The investigation into retired Zappos CEO Tony Hsieh’s death continued early this week. The 46-year-old Hsieh, who spent millions helping transform downtown Las Vegas, died Friday after injuries in a Connecticut house fire.
The son of immigrants from Taiwan, Hsieh (pronounced Shay) helped bring vibrancy back into downtown Las Vegas after it had struggled through years of economic doldrums. The historic Fremont Street casino district is downtown, including longtime properties such as the El Cortez, Binion’s, and the Golden Nugget. The state’s largest resorts are on the Las Vegas Strip, outside city limits.
Labeled a visionary for his work in Las Vegas, Hsieh was injured in a Nov. 18 blaze in New London, Connecticut, according to published accounts. He reportedly was in the area with his brother.
The Office of the Chief Medical Examiner told the Hartford Courant on Monday that Hsieh’s death was caused by complications of smoke inhalation.
People at the scene said Hsieh had hid himself in a storage area, and locked the doors — with smoke coming out of it, authorities said. T
he investigation into the incident remained active on Monday.
Though officials declined to name the victim in the fire, New London Fire Chief Thomas Curcio told the Hartford newspaper only one fire with injuries occurred that day. This fire was at 500 Pequot Ave., a home owned by Zappos employee Rachael Brown, according to published accounts. The five-bedroom, $1.3-million house is on the Thames River.
The fire chief said crews arrived about 3:30 am and discovered “somebody trapped in a portion of the house.” Firefighters forced their way in, removed the victim, and performed CPR. He was taken to a New London hospital and later flown to the Connecticut Burn Center in Bridgeport. Bridgeport is about 65 miles west of New London.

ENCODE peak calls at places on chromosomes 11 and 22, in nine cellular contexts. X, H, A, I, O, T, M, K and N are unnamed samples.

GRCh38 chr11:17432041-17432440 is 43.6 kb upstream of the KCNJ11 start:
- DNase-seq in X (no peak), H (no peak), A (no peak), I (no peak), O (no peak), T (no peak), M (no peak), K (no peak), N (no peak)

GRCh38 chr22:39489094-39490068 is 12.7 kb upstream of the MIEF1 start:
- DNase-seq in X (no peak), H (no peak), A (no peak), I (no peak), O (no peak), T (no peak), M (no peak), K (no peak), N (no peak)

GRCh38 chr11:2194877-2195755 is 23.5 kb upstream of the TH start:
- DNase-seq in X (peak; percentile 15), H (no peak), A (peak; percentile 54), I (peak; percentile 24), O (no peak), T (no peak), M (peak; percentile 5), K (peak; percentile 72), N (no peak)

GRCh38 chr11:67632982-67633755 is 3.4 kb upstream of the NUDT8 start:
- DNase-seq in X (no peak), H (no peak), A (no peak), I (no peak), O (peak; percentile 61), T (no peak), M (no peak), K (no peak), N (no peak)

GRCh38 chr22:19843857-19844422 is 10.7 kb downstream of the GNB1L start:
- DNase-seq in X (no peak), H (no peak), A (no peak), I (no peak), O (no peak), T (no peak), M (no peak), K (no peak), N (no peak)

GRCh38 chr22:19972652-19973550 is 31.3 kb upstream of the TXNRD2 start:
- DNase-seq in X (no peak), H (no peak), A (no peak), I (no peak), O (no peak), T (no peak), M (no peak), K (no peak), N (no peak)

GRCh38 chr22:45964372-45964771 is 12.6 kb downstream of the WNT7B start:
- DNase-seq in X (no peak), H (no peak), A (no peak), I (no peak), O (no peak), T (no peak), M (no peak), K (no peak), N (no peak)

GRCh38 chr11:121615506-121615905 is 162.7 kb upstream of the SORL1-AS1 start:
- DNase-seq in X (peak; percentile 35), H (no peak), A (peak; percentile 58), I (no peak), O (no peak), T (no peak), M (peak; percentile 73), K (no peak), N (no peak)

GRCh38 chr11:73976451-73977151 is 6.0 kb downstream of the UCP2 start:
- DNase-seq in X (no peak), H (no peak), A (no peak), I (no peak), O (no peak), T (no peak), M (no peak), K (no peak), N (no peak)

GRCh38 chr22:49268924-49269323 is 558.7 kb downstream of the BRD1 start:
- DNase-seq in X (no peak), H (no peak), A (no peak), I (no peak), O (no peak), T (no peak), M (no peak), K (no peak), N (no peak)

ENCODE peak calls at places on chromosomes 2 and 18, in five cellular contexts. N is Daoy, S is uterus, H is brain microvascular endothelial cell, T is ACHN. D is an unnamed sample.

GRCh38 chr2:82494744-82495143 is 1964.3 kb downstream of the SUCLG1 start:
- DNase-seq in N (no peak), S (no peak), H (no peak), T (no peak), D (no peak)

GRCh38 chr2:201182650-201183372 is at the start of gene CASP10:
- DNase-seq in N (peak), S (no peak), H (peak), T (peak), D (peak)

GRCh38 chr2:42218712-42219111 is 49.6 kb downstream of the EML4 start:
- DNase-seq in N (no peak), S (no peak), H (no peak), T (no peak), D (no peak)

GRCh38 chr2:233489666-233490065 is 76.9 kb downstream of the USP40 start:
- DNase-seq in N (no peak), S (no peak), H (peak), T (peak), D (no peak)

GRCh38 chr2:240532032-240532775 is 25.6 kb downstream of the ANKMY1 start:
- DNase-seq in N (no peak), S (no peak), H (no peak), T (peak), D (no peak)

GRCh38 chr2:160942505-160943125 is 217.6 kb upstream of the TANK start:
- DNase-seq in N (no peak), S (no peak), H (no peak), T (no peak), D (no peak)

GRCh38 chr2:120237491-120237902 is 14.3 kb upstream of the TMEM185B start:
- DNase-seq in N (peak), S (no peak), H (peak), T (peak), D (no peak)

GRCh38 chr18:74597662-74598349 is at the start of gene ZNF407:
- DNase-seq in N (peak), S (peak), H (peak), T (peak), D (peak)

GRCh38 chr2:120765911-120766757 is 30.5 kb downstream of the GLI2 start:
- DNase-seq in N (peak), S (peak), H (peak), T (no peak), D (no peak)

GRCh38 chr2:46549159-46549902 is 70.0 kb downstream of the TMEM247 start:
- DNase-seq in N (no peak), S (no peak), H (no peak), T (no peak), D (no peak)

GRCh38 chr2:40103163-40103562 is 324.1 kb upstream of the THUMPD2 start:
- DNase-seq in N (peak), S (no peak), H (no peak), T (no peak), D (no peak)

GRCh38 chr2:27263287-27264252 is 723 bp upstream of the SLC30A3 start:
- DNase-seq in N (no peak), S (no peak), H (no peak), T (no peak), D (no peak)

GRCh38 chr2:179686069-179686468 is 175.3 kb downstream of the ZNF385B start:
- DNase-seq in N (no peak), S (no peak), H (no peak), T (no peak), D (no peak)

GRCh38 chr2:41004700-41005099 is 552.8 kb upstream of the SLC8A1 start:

Employee’s Connecticut Residence
Brown is a longtime Zappos employee living in Las Vegas. Her Facebook page notes she is from Niantic, Connecticut, and attended Carnegie Mellon University in Pittsburgh, Pennsylvania.
In Las Vegas, Brown is a cellist with Nina Di Gregorio’s Bella Electric Strings ensemble and David Perrico’s Pop Strings orchestra, according to the Las Vegas Review-Journal.
Brown joined Zappos in 2004 as one of the first 100 employees, the company website states. She was hired as a temporary phone representative. After two months, Hsieh promoted her to lead a team teaching employees the company’s core values. On the website, Brown said the company was trusting her “to teach culture before we had core values.”
If someone was a culture fit, I was to help them succeed,” she said.
The 10 core values now include “be humble,” “create fun and a little weirdness,” and “be adventurous, creative and open-minded.”
The former Zappos CEO was honored Saturday with a tribute on the Fremont Street Experience canopy in downtown Las Vegas’ casino district.
In 2009, Amazon bought Zappos for $1.2 billion, retaining Hsieh to run the online shoe-and-clothing company. The term Zappos is an adaptation of “zapatos,” the Spanish word for shoes, according to the New York Times.
Hsieh has been praised for his role in bringing Zappos to an old City Hall building downtown and pledging $350 million to revitalize the area. Among other philanthropic efforts, Zappos offered to cover the funeral expenses of the 58 people killed in a 2017 mass shooting on the Las Vegas Strip.
An unorthodox executive, the Harvard University graduate lived for a time in a 240-foot Airstream trailer in downtown Las Vegas. He paid himself $36,000 a year and sat in a cubicle like other employees, the Times reported.
After more than 20 years with the company, he retired in August and bought homes in Park City, Utah.
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